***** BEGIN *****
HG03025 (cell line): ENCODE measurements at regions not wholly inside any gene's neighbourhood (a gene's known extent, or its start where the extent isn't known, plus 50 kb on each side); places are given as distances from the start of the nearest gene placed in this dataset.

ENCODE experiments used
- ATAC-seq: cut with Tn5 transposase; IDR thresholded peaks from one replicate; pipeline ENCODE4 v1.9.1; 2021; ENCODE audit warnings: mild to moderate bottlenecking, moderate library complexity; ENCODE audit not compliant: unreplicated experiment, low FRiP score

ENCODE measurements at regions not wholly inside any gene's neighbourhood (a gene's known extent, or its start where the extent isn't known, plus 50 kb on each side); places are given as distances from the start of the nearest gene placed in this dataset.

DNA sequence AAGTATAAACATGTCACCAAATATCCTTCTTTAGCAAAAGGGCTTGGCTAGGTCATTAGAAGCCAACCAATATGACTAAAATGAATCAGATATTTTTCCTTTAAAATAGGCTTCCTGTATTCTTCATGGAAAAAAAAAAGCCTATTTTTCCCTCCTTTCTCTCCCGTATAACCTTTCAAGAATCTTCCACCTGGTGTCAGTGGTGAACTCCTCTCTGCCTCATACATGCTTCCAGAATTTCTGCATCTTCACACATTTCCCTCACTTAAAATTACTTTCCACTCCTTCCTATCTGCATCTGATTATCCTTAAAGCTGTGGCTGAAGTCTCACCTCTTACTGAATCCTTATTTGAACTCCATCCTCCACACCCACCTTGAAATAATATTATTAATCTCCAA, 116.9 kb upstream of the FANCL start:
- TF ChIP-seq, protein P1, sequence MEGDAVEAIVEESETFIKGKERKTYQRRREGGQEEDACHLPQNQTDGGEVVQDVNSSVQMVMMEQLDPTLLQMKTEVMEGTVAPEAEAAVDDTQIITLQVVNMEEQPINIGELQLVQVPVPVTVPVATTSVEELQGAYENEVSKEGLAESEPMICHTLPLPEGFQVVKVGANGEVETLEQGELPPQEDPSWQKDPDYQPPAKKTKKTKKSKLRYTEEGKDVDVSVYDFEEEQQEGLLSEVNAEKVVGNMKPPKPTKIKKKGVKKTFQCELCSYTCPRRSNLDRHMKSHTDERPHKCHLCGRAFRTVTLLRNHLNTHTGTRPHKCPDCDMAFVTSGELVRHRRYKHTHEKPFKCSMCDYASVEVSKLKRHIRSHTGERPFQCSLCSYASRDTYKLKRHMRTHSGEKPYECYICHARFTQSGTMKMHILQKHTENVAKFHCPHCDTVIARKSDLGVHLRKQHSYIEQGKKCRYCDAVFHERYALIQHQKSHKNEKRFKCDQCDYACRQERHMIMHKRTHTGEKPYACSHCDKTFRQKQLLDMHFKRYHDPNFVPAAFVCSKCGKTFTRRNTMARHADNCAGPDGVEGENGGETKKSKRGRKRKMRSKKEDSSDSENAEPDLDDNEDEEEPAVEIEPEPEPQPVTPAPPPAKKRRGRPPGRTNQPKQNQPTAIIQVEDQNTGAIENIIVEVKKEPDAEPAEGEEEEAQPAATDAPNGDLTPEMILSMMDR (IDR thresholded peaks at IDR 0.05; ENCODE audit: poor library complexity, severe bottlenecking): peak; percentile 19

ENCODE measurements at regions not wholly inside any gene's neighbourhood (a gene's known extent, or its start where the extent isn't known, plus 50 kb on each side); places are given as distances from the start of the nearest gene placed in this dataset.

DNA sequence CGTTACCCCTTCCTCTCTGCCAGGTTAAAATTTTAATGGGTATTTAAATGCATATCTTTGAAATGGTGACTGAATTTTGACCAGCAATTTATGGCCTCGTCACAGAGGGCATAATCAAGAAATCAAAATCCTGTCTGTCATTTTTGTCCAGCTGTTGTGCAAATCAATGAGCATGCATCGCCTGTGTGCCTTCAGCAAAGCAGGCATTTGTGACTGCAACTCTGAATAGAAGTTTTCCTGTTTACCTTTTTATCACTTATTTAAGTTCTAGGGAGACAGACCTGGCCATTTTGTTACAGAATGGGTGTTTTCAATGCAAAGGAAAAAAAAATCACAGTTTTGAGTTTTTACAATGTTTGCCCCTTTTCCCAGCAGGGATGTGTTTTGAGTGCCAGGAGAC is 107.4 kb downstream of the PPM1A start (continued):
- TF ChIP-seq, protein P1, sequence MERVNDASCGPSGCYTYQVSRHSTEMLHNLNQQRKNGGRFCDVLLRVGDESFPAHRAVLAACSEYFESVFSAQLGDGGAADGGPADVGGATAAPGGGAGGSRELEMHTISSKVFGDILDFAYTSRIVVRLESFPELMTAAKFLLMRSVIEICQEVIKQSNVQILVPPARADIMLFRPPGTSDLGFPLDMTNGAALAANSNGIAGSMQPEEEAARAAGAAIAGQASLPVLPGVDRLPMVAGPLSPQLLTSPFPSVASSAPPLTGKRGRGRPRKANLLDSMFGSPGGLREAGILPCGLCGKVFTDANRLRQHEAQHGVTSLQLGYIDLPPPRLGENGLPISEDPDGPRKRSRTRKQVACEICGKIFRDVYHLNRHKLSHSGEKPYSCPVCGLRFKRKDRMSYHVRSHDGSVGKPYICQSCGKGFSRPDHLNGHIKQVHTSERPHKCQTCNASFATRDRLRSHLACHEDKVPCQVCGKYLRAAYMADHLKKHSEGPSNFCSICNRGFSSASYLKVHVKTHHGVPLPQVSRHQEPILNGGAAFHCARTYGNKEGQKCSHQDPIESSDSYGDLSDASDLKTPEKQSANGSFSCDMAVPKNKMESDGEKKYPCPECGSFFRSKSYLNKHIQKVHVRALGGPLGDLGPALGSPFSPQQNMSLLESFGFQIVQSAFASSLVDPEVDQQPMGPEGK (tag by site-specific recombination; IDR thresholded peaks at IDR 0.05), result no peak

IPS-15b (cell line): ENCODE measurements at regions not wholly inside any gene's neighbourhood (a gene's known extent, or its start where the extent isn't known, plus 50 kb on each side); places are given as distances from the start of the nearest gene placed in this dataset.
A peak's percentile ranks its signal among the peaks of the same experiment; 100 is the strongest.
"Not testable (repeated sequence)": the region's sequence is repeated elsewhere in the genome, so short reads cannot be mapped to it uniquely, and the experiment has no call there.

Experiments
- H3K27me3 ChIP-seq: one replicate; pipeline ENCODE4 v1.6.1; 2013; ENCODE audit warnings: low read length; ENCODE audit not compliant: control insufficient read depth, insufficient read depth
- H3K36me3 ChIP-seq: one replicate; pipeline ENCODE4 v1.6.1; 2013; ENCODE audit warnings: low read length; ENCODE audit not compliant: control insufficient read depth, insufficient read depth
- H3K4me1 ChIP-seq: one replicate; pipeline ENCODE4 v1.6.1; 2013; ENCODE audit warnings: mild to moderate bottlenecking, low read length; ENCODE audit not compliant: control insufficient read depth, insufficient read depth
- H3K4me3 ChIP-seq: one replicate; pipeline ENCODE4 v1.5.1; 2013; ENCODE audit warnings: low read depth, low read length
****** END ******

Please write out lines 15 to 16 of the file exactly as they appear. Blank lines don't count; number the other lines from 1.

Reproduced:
- H3K36me3 ChIP-seq: one replicate; pipeline ENCODE4 v1.6.1; 2013; ENCODE audit warnings: low read length; ENCODE audit not compliant: control insufficient read depth, insufficient read depth
- H3K4me1 ChIP-seq: one replicate; pipeline ENCODE4 v1.6.1; 2013; ENCODE audit warnings: mild to moderate bottlenecking, low read length; ENCODE audit not compliant: control insufficient read depth, insufficient read depth